Sailing siblings valiant


PAPUA New Guinea siblings Teariki and Rose-Lee Numa struggled to match the class of the sailing field during the first three and four heats respectively in Enoshima on Sunday and Monday.
Sailing in the Tokyo Olympics started on Sunday and will run through to Friday.
Enoshima is a small island connected to the city of Fujisawa by a bridge. This was also the sailing venue for the Tokyo Olympics in 1964.
The sailors compete in two races each day for five days with each race taking up to 50 minutes.
Teariki sailed valiantly over the three races held against a top-class field of 35 and brought up the rear of the fleet.
Teariki was second to race among the siblings with his first race getting away in a light southerly breeze.
Rose-Lee had similar results, placing 44th, 42nd, 40th and 44th in her four heats and was pipped by Fijian Sophia Morgan in all heats.
Rose-Lee competed first at 12pm (PNG time) in a light north-easterly breeze. The second race was delayed as the wind dropped and shifted to the south.
Conditions have been tough with considerable water chop and consistent strong breezes as a result of Typhoon Nepartak that is sitting off the Japanese coast.
Top positions are being shared across the field in what will become a very close battle for the medals.
Coach Danny Fuller said he was upbeat about the siblings’ performances.
“Rose-Lee should be proud of both of her starts today (Sunday),” he said.
“This is the most difficult part of sailing and Rose-Lee had two strong starts. She also made good decisions to keep her boat in good wind around the course.
“Rose improved her boat speed in the second race and sailed with the main bunch all the way around the course.”
Fuller said Teariki was a little nervous and did not get the start he had anticipated.
“In the second lap, he loosened up and made up a lot of ground on his competitors to finish very strongly,” he said.
“The second race of the day was abandoned soon after the start as the wind faded.”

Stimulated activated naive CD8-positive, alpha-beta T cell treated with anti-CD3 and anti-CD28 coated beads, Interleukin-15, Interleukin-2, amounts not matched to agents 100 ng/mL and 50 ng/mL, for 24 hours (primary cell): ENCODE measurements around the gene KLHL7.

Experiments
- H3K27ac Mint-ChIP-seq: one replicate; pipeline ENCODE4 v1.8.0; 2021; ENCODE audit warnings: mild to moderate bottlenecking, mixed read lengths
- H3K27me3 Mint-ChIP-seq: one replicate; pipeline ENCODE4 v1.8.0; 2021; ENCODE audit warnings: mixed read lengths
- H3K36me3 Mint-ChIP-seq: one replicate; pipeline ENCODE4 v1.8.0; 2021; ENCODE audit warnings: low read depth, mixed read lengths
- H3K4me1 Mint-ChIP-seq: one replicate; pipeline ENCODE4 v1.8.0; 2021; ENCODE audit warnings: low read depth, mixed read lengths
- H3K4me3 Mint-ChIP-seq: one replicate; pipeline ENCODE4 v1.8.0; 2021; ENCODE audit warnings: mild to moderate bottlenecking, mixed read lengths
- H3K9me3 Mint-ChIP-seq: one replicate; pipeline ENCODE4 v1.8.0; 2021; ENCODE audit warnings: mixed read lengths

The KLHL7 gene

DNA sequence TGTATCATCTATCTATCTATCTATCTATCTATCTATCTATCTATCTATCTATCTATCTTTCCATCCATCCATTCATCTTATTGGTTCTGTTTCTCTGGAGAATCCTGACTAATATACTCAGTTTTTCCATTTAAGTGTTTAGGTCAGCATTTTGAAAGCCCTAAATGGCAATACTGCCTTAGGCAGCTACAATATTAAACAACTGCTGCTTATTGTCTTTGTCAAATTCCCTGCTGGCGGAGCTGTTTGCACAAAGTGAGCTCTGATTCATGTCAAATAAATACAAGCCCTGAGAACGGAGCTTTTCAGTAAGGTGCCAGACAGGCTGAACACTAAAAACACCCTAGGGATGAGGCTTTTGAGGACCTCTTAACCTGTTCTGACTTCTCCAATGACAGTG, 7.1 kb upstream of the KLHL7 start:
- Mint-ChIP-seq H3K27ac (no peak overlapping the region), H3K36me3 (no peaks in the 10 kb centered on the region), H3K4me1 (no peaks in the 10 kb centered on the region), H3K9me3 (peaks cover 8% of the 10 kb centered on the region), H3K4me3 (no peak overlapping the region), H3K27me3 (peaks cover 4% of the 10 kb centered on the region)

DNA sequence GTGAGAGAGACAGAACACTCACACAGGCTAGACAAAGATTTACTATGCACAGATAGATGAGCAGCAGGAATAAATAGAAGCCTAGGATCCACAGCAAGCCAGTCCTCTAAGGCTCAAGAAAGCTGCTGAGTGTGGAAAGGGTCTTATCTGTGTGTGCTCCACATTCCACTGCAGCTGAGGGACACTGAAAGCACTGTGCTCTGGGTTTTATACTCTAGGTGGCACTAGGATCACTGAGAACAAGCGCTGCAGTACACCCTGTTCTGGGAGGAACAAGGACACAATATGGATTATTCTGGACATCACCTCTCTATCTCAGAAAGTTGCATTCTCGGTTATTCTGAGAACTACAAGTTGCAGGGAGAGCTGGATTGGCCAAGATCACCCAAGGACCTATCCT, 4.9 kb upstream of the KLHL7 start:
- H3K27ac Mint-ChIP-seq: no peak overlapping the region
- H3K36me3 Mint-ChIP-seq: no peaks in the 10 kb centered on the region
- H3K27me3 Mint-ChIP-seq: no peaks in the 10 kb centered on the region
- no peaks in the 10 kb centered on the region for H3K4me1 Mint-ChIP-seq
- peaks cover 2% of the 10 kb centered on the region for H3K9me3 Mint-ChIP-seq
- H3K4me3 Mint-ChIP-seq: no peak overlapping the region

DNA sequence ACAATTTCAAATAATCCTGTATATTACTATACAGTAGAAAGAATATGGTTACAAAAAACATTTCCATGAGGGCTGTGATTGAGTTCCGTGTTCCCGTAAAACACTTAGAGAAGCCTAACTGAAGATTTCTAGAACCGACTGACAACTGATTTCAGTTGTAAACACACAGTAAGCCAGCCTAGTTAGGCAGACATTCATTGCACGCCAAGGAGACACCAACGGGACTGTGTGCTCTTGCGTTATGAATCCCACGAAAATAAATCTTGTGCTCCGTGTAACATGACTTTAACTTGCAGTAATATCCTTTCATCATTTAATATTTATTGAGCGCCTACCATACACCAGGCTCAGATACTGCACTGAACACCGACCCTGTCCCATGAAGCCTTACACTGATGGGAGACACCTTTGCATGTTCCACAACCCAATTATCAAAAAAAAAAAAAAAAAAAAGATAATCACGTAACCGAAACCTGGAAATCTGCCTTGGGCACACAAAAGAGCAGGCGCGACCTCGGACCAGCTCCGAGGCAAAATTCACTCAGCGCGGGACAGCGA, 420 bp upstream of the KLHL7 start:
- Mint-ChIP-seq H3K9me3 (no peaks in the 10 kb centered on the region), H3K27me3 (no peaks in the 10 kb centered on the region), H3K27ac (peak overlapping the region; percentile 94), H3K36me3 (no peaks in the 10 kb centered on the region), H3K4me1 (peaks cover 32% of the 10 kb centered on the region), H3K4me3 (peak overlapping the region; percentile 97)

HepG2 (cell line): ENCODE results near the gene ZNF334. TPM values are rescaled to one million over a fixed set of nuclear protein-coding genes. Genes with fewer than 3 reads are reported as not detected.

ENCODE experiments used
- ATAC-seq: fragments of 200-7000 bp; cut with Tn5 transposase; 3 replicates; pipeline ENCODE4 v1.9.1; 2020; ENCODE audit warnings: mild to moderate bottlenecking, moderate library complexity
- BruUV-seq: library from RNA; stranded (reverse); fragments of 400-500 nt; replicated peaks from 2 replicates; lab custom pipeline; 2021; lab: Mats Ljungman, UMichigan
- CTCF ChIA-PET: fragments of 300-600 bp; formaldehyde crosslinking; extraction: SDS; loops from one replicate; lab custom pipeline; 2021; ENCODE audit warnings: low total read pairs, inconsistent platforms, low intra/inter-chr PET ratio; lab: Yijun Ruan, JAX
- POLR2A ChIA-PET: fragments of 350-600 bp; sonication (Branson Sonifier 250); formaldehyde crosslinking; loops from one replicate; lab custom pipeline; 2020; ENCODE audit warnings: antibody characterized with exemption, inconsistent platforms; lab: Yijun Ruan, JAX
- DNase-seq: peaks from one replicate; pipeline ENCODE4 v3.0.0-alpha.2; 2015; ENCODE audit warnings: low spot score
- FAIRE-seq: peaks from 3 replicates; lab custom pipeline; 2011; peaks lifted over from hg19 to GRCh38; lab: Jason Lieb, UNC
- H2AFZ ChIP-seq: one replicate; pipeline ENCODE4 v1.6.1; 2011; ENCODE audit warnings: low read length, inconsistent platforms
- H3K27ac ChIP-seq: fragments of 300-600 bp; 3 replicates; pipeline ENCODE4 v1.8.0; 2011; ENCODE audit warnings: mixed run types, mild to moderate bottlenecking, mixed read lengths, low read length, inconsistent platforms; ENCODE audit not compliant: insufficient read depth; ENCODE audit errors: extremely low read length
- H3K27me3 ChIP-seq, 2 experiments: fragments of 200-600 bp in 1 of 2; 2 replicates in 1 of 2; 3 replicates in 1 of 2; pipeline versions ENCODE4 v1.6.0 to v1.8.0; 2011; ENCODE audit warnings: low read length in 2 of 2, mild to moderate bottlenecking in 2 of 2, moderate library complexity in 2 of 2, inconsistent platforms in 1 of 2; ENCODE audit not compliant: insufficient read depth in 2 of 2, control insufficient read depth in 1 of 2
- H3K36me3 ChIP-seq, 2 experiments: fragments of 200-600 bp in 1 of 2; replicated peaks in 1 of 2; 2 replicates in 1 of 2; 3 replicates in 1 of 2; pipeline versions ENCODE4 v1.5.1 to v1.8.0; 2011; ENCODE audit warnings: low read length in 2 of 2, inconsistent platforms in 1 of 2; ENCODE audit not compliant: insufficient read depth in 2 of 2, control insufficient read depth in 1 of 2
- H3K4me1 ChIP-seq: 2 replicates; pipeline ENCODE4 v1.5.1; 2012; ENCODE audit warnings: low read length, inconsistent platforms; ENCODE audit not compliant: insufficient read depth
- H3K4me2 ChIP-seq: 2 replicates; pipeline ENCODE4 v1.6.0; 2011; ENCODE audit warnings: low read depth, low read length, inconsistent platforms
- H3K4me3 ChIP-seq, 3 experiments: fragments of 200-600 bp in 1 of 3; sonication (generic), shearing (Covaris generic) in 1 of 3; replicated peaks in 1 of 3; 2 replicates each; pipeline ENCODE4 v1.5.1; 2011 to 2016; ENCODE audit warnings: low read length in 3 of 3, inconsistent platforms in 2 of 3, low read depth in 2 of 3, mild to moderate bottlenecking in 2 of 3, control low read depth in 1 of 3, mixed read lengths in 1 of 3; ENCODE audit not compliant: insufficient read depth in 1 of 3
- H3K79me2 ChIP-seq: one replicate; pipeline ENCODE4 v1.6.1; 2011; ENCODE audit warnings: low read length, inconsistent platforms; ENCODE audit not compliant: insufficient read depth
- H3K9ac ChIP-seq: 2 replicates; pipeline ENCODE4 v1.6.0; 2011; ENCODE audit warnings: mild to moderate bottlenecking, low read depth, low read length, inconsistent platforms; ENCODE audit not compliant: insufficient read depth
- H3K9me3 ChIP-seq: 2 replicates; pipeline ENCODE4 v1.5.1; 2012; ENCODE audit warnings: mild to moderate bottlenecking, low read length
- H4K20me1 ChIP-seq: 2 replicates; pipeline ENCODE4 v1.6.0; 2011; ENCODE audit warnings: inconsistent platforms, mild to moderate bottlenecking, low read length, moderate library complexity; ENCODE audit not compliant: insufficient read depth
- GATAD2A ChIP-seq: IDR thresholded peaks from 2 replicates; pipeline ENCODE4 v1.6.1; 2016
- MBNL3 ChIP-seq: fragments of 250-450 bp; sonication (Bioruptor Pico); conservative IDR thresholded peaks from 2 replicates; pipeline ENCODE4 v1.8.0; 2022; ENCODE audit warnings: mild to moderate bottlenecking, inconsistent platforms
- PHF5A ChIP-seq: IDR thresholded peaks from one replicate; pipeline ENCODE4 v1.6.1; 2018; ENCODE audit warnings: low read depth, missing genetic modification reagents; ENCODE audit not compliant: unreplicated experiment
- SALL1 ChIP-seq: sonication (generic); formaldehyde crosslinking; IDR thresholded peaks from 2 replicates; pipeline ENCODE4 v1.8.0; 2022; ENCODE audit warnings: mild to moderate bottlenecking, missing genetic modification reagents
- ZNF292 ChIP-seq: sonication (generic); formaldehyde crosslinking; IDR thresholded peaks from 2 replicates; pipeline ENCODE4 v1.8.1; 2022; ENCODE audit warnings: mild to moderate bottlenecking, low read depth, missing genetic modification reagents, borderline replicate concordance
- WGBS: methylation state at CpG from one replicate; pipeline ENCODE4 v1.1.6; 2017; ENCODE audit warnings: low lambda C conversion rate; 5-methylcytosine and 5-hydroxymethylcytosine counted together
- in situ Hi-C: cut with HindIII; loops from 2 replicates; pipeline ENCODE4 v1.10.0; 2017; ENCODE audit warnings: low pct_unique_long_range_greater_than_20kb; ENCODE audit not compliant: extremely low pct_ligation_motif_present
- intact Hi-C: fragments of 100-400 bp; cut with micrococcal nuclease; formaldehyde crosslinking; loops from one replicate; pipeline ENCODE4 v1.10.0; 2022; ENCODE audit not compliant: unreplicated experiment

The strong conditions during the men’s second race on Monday morning, saw a sea of trouble as the dinghies battled the conditions and were swept into the race marks resulting in numerous penalties.
The laser sailing competition is very competitive with the world’s top sailors who are all professional sailors racing for gold.
“The goal today was to get a good start and Teariki achieved that with a solid start in both races,” Fuller said on Monday.
“He found the course tough going with a big messy swell, big tide and the fluctuating breeze coming off the land.
“Rose-Lee improved on her sailing from yesterday with two good starts, finding good breeze to complete two good races.
“She was having her best race in the second heat today until a big shift of the breeze caught her out on the wrong side of the course.”
Yesterday, Rose-Lee had two races and Teariki had three scheduled to catch up for the race that was cancelled on Sunday.
Team PNG chef de mission Tamzin Wardley said the results were not unexpected, given the high quality of the field.
“The world’s top sailors compete regularly on the international circuit, travelling the world from event to event and our sailors get to attend very few such regattas,” she said.
“It will take a massive commitment of time and money to match these top guys out on the water.
“Most of them would have been competing in weekly races since they were children.
“Our goal is to try to beat the other Pacific countries racing in the event also.”
The regatta will be held over 10 races subject to the weather conditions expected, as the typhoon gets closer.